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3 Reasons to Give Orders as Requests

A recent study found that people are more productive when given requests instead of orders, even when the orders are coming from themselves. The study revolved around two modes of thinking: Will I vs. I Will. The group that used the “Will I” mindset outperformed the other group two to one.

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A recent study found that people are more productive when given requests instead of orders, even when the orders are coming from themselves. The study revolved around two modes of thinking: “Will I” vs. “I Will.” The group that used the “Will I” mindset outperformed the other group two to one.

The way you phrase a sentence can have a huge impact on the way your expectations are received. While some people can accept orders with grace, you’re probably increasing the likelihood of resistance when you choose to communicate in autocratic language.

By finding a less dominating way to package your orders, you’re able to communicate the exact same message in no uncertain terms without triggering people’s rebellious side. You can accomplish this by phrasing your orders in a way that creates the appearance of free choice, such as using the word “please” – or you can frame your order in the form of a question.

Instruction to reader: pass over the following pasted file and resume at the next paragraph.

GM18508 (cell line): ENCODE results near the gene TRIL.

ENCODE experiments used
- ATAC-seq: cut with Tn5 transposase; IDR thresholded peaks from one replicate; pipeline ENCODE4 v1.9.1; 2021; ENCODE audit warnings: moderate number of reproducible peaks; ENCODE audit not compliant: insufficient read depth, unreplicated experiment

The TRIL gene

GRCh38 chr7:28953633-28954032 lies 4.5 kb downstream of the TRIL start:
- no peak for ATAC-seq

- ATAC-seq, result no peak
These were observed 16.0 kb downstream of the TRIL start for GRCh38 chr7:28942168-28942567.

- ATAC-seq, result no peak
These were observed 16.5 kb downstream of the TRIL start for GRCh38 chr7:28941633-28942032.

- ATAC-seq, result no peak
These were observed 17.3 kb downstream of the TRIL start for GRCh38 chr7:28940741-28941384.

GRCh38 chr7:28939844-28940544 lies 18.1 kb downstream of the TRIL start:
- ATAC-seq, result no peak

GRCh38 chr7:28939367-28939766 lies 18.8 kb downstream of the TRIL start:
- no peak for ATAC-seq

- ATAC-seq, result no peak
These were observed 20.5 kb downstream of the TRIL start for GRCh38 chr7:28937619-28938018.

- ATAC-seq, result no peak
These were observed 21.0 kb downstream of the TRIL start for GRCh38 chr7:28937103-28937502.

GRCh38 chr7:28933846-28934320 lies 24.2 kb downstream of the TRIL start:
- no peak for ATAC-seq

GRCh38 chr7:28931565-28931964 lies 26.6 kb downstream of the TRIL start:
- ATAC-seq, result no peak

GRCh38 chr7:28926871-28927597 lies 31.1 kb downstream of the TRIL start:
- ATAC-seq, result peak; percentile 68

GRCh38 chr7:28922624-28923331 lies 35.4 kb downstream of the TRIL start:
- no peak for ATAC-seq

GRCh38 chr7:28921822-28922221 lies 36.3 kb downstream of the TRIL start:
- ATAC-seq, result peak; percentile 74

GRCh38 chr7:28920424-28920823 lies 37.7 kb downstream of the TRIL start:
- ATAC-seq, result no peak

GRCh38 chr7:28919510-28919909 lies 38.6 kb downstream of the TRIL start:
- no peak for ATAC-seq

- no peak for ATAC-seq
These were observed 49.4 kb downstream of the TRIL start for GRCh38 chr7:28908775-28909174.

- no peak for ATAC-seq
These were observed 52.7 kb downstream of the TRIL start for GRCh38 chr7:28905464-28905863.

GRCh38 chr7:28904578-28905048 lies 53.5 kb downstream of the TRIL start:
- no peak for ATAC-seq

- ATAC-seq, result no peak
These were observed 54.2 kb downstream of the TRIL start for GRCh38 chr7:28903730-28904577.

Below are 3 reasons to give requests, not orders:

1. Many people’s first instinct is to rebel against an order – If your employees are agitated, they’re expending valuable mental energy on their frustration rather than following your instructions. Isn’t it worth taking the time to frame your order in a way that dignifies the recipient?

2. Many people perform better when they feel in control of their decisions – If you’re mainly concerned with the end result, then use psychology to your advantage. People thrive when their independence has been respected (even though they’re aware the request is actually an order).

3. Many people misinterpret the intent behind the order – When most managers give orders, the focus is on clearly spelling out the expectations. The intent is good. It’s how the employee interprets the order that’s the problem (ie. He can’t respect me if he talks to me that way, etc.). However, requests are respectful by design, which allows employees to focus on what’s required of them without having to worry about deciphering any menacing subtext.